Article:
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Use “No Matter What” Commitments to Strengthen Willpower, Defeat Decision Fatigue, and Motivate Yourself

Here’s what the average morning scenario looked like for me before I learned how to keep my commitments:

  • It’s 5:00AM.
  • I’m startled awake by the sound of sirens ringing so damn loud it feels like a firetruck is plowing through my brain.
  • I realize the sirens aren’t coming from a firetruck—they’re coming from the alarm-clock app on my iPhone.
  • I continue lying there, debating with myself about whether I should hit the gym or hit the snooze button.
  • I choose to tap the snooze button for “just 5 more minutes of sleep.”
  • 45 minutes later, I wake up, forgo the gym, and head to work.

This pattern continued on for longer than I care to talk about…

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decision-fatigue-no-matter-what-commitmentsan image of my daily "no matter what" commitments; straight from the whiteboard in my office.

The thing is though; I really, really wanted to stop hitting snooze and start waking up earlier to workout, but I just couldn’t “motivate” myself to do it.

So, there I was. Lying in my bed at the crack of dawn. Alarm clock blaring; moment of truth dawning upon me: should I wake my ass up and workout?—or should I stay in bed, rationalizing to myself that I’d go to the gym after work, even if I knew I probably wouldn’t?

Most of the time, I’d lie in bed, going back and forth in my head about whether I should get up or not… Do I really have enough time to workout and get ready for work? Will I get to work on time? What if I don’t have the energy to push myself in the gym this early in the morning?

Next thing I know, I’m back in la-la land, snoozing away until the last possible minute before I absolutely had to get up and get ready for work.

And of course, even though I told myself I’d hit the gym afterwards, I’d end up skipping almost every time.

Not only was I neglecting my physical health. But I was also neglecting my mental health.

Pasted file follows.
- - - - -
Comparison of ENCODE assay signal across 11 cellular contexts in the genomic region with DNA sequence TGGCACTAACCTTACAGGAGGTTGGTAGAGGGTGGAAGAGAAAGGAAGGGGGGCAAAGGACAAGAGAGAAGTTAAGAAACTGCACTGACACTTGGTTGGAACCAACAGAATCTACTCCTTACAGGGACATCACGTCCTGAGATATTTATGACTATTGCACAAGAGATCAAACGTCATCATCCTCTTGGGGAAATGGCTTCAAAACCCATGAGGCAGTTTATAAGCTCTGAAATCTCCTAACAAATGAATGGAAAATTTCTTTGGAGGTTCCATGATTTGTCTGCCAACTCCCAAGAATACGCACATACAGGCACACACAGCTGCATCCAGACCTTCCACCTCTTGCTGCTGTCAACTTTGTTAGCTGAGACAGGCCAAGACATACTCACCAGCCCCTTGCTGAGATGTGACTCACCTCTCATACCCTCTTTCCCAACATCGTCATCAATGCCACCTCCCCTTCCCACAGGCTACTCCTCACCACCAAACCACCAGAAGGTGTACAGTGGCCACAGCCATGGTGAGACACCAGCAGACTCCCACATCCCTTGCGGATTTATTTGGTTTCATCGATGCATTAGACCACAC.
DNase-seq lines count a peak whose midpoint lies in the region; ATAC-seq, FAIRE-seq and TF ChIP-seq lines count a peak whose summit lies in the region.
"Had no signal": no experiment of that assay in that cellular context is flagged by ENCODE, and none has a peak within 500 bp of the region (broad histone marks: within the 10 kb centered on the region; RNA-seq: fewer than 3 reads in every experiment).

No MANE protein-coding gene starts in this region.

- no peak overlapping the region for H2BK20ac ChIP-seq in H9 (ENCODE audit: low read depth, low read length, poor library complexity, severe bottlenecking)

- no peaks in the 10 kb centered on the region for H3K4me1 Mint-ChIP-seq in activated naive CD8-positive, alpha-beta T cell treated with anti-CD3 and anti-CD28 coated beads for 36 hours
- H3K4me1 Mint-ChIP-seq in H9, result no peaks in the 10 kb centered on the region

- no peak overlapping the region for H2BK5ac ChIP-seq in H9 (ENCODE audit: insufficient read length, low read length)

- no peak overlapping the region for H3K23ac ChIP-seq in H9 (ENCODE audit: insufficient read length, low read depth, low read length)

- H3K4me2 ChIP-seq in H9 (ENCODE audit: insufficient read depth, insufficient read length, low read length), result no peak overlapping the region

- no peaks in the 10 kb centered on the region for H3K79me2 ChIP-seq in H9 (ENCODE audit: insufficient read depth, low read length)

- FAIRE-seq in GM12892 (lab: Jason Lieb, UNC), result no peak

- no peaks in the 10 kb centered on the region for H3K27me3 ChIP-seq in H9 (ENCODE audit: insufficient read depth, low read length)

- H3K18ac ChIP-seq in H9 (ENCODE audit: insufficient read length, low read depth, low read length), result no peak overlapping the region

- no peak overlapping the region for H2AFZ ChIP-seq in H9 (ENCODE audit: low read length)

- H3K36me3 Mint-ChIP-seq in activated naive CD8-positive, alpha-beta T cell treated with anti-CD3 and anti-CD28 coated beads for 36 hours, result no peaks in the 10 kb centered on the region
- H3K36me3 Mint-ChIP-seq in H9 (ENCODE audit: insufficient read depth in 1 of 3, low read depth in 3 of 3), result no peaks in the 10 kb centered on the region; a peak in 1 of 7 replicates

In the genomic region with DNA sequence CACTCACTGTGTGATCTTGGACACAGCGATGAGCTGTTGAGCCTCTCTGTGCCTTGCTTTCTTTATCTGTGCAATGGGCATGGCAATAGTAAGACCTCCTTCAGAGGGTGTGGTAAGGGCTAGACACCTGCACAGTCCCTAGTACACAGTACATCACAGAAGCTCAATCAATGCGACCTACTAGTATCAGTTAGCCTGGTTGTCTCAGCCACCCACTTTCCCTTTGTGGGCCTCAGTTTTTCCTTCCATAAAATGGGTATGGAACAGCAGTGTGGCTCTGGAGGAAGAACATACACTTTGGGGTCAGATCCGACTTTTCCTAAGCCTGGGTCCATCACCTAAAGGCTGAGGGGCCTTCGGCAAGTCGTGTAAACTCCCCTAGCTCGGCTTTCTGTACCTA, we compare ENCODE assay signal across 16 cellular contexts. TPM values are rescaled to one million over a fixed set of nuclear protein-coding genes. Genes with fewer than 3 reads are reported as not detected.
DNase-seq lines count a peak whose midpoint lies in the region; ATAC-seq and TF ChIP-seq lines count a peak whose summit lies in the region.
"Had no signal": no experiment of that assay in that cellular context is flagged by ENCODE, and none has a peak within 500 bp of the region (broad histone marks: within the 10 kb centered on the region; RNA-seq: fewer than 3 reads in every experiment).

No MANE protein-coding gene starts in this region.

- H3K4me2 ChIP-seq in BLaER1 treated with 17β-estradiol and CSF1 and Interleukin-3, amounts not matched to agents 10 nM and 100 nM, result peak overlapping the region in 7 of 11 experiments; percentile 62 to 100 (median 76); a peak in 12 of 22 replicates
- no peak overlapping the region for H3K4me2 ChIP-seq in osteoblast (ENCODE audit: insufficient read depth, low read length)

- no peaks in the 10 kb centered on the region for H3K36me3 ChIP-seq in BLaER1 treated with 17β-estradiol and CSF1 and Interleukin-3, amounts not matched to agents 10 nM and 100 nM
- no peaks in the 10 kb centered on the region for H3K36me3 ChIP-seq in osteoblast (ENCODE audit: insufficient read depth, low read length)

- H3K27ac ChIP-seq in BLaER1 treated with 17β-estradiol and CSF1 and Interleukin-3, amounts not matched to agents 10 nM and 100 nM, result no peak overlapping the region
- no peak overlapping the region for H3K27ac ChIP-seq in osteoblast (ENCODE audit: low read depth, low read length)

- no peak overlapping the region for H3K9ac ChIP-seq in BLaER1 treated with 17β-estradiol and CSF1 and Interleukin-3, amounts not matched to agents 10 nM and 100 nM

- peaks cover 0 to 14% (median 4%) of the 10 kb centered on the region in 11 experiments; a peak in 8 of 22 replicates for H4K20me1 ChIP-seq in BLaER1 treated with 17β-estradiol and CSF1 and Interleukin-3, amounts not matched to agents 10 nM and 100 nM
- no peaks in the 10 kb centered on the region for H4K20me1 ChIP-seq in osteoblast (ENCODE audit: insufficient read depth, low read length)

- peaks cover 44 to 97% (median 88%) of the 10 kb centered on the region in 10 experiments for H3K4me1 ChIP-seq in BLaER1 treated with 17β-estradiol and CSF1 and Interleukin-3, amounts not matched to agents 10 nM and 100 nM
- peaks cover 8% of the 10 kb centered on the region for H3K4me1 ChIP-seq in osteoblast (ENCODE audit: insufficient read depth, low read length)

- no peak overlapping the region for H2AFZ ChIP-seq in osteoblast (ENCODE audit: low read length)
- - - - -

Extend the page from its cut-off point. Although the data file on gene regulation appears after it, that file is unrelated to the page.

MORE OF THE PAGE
Something needed to change.

Decision fatigue.

In a moment, we’ll talk about how I managed to turn this dilemma around and developed the habit of consistently waking up and working out at 5:00AM… But first, let’s talk about one of the reasons people don’t get more done or do more of what they want in life…

Why is it that we can get so excited and so committed about doing something, but end up neglecting to follow through? … Of course, with every thing in life, there are lots of factors that come into play, but one of them happens to be the amount of energy we waste on decision-making—we debate ourselves to death by asking last-minute questions we should’ve already had the answers to, like, “should I go to the gym today or not?” or “should I make the call right now like I’m supposed to, or should I put it on my list of things to do later instead?”

What most people don’t realize is this: every time we think about something important or have to make a decision of some kind, we’re imposing a psychological strain on ourselves… and psychological strains—like problem-solving, decision-making, critical thinking, etc.—are just as energy-zapping as physical strains—like running, weight-lifting, and other intense physical forms of exertion.

  • For example: every time my alarm went off at 5:00AM and I started weighing my options (“should I wake up and workout, or should I keep sleeping?”) rather than getting up and going to the gym like I said I would—I was wasting way more energy than I would have if I simply did what I said I was going to do—which was to get up and go to the gym.

Most people know what it feels like to debate with themselves about things. We re-run the past in our heads, we freak ourselves out by projecting our fears into future, we think about our decisions over and over… and we fail to realize that this causes a major energy crisis. We tend to think we’re low on energy because we didn’t eat enough or sleep enough. And although those things are also important, there are other reasons for being tired or foggy-minded—and “decision fatigue” is one of them.